After I'd done that I set to doing the background, deciding to use some of the shapes from one of Hokusai's 36 View Of Mt Fuji as a starting point. In the picture below, you can see what that looked like in my sketchbook. 
When I tried to combine this new backgorund with the double portrait, I realised a number of things:
1. The new background was too small, and no details showed through from behind the portrait.
2. The lines in the background were too bold, and totally distracted from the portrait.
3. The double portrait wasn't going to work for me.

So. First things first, I deleted the right-hand portrait and moved the border in. Then I played with the background, trying to tile it and layer it and lighten it and darken it and a whole other bunch of stuff, but it wasn't working. So I dumped the background and pulled out another one I had saved. And then considered the space I had, and the sie of the portriat and stuff, and whacked in a light green fade, and was finished.

The lesson I'm going to take from this whole thing: paints. Digital colouring and manipulation is one thing, but in general I get much better results if I've got paint to hand.

Laura J Martin: Part 1

This week I've done two very different illustrations of Laura J Martin for Amelia's Magazine, and had a range of stuff I wanted to mention with both of them. So in my sporadic series of 'Process and Frustration' blogs, here's what happened and why. The two articles are HERE (live review) and HERE (album review).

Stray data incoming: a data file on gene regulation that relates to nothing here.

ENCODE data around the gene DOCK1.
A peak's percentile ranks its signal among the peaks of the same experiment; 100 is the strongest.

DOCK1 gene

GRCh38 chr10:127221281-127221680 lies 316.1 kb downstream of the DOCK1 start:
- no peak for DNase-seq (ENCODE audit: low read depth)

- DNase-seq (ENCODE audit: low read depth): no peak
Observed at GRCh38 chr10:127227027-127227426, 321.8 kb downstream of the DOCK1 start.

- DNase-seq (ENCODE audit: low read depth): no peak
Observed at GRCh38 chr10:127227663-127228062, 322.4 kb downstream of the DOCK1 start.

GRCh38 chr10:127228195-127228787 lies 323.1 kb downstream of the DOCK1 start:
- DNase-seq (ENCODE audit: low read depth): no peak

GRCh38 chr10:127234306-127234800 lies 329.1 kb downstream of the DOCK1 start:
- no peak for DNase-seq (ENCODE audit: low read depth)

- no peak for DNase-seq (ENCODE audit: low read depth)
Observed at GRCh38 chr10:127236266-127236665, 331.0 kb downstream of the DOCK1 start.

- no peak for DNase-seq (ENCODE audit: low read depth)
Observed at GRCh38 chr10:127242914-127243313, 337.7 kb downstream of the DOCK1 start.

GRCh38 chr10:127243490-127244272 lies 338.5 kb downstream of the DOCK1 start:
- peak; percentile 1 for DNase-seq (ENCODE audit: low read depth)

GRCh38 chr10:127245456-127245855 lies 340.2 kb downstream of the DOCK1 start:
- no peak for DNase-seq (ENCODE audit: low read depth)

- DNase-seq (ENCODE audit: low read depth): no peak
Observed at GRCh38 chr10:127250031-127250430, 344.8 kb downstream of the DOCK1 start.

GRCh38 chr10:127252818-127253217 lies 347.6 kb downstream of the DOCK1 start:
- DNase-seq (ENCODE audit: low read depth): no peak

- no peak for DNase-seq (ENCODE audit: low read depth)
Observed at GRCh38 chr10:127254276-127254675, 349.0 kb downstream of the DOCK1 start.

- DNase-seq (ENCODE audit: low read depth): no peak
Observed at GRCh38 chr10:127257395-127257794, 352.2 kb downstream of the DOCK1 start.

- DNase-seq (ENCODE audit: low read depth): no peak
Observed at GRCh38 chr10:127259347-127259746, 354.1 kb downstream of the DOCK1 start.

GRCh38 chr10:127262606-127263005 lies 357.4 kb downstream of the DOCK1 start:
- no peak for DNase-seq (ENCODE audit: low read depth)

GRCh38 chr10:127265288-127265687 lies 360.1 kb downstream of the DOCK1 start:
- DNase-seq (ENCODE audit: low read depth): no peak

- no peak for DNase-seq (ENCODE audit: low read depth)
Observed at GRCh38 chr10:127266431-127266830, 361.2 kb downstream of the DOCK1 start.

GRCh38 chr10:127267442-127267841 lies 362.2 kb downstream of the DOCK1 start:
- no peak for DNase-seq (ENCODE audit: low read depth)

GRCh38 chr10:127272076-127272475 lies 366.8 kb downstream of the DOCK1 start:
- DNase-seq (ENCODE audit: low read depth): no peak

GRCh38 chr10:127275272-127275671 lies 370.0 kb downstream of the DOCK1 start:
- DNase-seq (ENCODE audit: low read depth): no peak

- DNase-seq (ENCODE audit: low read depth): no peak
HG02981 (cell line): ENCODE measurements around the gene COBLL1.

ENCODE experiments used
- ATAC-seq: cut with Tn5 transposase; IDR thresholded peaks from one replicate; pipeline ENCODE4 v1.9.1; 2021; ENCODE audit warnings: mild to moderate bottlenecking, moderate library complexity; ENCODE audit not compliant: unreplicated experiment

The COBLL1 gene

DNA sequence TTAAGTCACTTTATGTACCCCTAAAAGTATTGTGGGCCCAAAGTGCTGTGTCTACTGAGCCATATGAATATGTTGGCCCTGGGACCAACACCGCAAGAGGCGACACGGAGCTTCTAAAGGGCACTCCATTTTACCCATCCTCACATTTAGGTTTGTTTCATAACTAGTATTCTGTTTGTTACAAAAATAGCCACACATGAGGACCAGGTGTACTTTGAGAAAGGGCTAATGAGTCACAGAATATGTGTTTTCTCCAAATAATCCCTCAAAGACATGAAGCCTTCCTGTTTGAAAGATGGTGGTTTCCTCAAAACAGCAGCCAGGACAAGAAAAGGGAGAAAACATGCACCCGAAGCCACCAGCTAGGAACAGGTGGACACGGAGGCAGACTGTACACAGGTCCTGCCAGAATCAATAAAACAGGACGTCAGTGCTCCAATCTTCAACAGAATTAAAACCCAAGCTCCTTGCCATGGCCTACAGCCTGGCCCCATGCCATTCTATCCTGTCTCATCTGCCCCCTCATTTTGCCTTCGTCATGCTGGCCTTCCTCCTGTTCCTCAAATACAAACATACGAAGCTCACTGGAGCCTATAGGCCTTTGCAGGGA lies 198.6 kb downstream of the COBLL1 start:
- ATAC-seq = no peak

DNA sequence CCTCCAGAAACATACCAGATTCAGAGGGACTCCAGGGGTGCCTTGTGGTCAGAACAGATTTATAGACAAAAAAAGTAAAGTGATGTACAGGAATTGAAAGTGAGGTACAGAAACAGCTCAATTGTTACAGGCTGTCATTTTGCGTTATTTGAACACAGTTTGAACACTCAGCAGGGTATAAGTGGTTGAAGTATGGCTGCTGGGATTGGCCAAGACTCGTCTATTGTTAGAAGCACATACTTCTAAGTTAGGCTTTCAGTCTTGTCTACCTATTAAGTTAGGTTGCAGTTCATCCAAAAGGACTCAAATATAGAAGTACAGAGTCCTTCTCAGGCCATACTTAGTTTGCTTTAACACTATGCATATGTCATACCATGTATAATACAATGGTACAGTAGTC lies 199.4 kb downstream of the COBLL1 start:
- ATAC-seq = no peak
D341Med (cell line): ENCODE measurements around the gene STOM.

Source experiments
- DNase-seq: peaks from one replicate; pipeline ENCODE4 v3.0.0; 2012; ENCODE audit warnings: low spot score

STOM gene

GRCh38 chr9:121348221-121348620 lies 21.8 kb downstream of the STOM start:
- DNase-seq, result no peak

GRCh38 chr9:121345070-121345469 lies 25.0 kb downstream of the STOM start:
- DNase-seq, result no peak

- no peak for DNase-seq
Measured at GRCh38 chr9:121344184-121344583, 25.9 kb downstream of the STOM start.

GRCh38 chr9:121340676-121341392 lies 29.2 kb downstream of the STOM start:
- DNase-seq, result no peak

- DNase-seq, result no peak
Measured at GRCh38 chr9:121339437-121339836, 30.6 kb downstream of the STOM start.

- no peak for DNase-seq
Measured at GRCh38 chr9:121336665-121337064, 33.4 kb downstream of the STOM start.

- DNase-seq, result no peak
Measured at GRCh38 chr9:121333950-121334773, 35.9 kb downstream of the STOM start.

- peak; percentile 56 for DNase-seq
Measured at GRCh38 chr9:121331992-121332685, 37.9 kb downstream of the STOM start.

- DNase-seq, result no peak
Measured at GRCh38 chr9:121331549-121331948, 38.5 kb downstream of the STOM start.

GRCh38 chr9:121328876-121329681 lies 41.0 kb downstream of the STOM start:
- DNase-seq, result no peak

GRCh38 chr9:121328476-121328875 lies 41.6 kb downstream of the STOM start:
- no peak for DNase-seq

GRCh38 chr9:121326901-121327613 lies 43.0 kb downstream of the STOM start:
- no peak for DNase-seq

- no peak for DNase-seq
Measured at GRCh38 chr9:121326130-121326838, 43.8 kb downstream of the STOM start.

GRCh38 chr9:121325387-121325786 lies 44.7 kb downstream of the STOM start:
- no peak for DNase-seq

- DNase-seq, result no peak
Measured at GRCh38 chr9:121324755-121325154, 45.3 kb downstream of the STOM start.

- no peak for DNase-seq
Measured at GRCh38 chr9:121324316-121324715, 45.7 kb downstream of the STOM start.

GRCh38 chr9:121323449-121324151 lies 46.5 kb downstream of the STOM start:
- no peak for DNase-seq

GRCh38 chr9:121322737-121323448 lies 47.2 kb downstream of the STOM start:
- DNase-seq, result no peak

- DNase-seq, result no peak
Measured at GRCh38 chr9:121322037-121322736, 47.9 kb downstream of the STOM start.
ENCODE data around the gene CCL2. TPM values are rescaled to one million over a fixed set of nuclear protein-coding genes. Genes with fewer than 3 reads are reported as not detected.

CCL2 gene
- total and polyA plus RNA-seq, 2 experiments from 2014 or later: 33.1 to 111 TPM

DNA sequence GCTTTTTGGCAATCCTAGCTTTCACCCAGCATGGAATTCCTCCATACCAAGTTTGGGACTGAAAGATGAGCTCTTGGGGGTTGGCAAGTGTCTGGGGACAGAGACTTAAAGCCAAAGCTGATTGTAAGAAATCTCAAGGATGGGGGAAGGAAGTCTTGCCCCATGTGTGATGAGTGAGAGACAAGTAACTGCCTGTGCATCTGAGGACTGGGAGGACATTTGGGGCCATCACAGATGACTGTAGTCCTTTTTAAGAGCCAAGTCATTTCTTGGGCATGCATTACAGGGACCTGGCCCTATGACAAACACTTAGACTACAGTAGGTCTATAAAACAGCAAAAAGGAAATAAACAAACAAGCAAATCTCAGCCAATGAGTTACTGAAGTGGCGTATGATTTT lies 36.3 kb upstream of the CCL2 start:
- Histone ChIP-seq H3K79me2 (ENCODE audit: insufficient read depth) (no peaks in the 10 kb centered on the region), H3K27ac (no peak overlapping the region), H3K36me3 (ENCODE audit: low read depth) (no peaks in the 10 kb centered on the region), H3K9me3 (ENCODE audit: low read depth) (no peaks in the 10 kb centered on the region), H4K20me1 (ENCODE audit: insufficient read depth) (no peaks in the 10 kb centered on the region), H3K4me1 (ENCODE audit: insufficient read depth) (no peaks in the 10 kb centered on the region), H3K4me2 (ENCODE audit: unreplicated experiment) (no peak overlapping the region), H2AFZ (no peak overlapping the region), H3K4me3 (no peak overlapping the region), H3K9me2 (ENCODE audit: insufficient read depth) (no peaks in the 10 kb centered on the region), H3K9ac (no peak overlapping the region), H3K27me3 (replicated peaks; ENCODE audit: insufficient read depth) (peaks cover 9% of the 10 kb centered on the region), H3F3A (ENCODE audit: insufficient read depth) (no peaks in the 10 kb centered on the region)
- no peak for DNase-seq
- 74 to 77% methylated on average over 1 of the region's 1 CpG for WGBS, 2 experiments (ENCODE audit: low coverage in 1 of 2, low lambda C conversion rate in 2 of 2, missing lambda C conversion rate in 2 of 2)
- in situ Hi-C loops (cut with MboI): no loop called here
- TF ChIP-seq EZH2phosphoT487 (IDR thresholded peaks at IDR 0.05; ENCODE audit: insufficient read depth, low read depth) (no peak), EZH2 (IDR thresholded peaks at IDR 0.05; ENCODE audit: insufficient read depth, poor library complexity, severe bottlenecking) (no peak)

I got involved with illustrating Laura J Martin after seeing a callout for illustrators on Twitter. Normally I'm a bit wary of taking on illustrations of musicians, becasue if I don't particularly like the music I find it really hard to build up any enthusiasm for the project. But I took a look at Laura's soundcloud and she had a collab with Buck 65 on there, and he's one of my heroes which made it difficult to say no. And then when I heard the two tracks on there I was really, really impressed and immeidately got in contact with Richard Pearmain, the writer. And from there I was off, desperately eager to impress.